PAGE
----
Employment law stories in the news – 17.07.2017 to 23.07.2017

In the latest of our series of posts on employment law stories in the news, we take a look at ten employment law stories that made headlines between 17 July 2017 and 23 July 2017:

  1. HMCTS turns in £100m civil justice ‘surplus’ as fees add up – Fee income from civil courts reached almost £800m in the last financial year, new figures have revealed (The Law Society Gazette)
  2. Coach building company fined after an apprentice fell from height – A Warrington based coach fabricator has appeared in court after an apprentice suffered serious injuries when he fell through a roof he was working on (HSE)
  3. Recruitment of black and Asian judges too slow – lord chief justice – The most senior judge in England and Wales has expressed concern about the slow recruitment of black, Asian and minority ethnic minority (BAME) judges in England and Wales (The Guardian)
  4. Tribunal orders Scottish Refugee Council to pay two former staff £27,000 – A Glasgow employment tribunal found the charity had unfairly dismissed two former refugee integration advisers (Third Sector)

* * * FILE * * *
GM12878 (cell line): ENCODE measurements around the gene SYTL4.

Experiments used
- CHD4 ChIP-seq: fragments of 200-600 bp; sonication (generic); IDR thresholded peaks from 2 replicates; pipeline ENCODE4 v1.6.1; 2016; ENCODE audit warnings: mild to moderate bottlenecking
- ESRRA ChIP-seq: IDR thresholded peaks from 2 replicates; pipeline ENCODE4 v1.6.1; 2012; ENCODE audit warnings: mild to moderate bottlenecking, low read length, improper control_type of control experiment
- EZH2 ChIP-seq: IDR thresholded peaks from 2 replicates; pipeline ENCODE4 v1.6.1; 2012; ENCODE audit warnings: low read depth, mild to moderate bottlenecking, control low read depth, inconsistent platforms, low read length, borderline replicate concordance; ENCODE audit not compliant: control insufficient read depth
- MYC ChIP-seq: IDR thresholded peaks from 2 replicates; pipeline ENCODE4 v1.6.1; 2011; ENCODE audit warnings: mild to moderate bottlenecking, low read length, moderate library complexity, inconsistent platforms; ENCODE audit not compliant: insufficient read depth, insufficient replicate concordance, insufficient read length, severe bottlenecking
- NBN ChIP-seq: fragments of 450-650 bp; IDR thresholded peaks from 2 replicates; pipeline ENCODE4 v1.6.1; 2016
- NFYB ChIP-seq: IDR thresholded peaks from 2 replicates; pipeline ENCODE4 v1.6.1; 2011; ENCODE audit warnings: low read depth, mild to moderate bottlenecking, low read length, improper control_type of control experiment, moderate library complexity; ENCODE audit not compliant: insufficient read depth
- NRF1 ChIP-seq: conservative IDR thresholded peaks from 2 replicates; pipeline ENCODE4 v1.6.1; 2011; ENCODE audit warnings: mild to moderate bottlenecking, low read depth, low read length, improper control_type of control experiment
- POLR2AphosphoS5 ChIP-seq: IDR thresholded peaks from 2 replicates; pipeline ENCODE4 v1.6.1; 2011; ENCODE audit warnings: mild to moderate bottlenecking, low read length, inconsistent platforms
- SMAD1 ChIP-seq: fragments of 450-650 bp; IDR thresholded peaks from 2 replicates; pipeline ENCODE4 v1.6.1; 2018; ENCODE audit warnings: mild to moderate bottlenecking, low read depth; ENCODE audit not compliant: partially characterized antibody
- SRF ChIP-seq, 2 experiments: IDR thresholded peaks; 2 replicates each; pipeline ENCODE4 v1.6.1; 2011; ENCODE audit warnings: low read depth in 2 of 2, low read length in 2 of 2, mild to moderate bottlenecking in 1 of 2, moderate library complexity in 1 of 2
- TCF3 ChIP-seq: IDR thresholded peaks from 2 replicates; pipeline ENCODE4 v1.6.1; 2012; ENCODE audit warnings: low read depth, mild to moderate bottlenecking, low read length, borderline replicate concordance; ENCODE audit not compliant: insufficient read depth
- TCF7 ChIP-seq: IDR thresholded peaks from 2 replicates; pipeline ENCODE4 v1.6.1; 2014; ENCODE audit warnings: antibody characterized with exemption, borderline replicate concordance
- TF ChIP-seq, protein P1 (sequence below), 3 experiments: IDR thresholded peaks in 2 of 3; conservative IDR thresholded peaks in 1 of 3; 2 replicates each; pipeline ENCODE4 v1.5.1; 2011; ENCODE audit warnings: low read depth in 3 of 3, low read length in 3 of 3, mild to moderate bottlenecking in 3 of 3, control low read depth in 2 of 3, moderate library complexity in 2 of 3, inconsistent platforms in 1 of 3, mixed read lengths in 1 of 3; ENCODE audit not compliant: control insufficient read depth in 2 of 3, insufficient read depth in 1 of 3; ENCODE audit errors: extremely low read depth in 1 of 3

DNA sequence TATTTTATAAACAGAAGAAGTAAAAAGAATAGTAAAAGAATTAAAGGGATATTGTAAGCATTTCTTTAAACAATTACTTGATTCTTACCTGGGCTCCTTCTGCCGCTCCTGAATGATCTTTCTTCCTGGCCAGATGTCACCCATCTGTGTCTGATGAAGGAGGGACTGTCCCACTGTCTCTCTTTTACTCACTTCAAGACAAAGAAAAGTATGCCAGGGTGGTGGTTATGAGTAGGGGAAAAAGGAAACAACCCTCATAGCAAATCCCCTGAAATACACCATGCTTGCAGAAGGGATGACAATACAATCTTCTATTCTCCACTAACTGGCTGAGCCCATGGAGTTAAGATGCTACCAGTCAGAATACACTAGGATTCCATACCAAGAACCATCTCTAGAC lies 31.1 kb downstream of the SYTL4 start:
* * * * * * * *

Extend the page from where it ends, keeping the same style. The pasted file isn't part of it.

5. Top hospital consultant claims NHS spent £1million fighting him after he turned whistleblower – A top consultant claims the NHS spent £1million fighting him after he tried to turn whistleblower. Neurosurgeon James Akinwunmi says his marriage collapsed and his kids were estranged as he battled to expose failings at his hospital (The Mirror)
  6. Pay row threatens overnight care for vulnerable – Vulnerable people with learning difficulties could lose overnight supervision, disability charity Mencap warns. The HMRC has ruled carers sleeping overnight to provide safety and reassurance should be be paid the national minimum wage for all hours (BBC)
  7. Firm fined £5k for breaking workplace pensions rules – A London firm has been publicly named on a list of employers penalised over workplace pension non-compliance. Rider Support Solicitors, a motorcycle claims specialist based in Putney, was fined £5,000 after failing to meet its automatic enrolment responsibilities (The Law Society Gazette)
  8. HMRC demand ‘could bankrupt learning disability care providers’ – Enforcement action by HM Revenue & Customs threatens to bankrupt providers of learning disability care, the Royal Mencap Society charity has said (Public Finance)
  9. Prison officers permanently banned from striking after Government wins High Court bid – The Government has won its High Court bid to obtain a permanent ban on industrial action by prison officers, in a move unionists have warned will leave “only a matter of time” before a member of staff gets killed (The Independent)
  10. Ten female presenters considering suing BBC over pay dispute – At least ten female BBC presenters will consider legal action against the BBC if the corporation does not close the gender pay gap, in a revolt by women who did not appear on the £150,000 list (The Telegraph)